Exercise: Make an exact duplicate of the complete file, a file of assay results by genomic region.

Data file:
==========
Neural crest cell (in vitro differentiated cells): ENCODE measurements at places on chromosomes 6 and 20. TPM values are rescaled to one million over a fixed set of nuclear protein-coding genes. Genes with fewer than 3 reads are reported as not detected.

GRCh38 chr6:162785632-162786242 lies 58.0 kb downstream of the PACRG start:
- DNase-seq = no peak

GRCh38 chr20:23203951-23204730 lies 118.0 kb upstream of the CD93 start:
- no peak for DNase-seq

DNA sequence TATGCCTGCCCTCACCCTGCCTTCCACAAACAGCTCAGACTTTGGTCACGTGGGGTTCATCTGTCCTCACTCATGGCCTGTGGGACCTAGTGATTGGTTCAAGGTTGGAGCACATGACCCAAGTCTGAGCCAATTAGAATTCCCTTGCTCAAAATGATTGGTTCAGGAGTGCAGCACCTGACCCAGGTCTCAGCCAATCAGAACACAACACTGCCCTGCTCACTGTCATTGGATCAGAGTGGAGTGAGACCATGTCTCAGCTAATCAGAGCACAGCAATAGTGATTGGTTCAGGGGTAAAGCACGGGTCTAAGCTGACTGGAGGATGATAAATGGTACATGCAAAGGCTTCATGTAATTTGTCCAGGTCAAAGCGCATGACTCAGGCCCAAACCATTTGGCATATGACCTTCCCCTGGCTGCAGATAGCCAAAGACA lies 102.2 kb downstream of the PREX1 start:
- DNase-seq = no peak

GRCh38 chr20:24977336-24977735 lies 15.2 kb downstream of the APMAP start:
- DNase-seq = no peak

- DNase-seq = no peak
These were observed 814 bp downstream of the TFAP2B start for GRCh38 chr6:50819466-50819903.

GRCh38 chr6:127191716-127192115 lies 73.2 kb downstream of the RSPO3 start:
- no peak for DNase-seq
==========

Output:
Neural crest cell (in vitro differentiated cells): ENCODE measurements at places on chromosomes 6 and 20. TPM values are rescaled to one million over a fixed set of nuclear protein-coding genes. Genes with fewer than 3 reads are reported as not detected.

GRCh38 chr6:162785632-162786242 lies 58.0 kb downstream of the PACRG start:
- DNase-seq = no peak

GRCh38 chr20:23203951-23204730 lies 118.0 kb upstream of the CD93 start:
- no peak for DNase-seq

DNA sequence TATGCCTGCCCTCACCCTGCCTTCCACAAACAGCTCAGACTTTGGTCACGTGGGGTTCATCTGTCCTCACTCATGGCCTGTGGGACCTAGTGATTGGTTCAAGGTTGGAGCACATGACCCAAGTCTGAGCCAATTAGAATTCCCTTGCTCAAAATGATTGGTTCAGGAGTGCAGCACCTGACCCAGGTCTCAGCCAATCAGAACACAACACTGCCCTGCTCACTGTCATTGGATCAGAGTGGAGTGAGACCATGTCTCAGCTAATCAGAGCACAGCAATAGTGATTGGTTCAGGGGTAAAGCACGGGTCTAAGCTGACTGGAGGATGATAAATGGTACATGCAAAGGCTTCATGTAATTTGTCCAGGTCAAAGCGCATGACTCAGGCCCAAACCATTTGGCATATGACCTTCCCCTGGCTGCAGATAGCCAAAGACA lies 102.2 kb downstream of the PREX1 start:
- DNase-seq = no peak

GRCh38 chr20:24977336-24977735 lies 15.2 kb downstream of the APMAP start:
- DNase-seq = no peak

- DNase-seq = no peak
These were observed 814 bp downstream of the TFAP2B start for GRCh38 chr6:50819466-50819903.

GRCh38 chr6:127191716-127192115 lies 73.2 kb downstream of the RSPO3 start:
- no peak for DNase-seq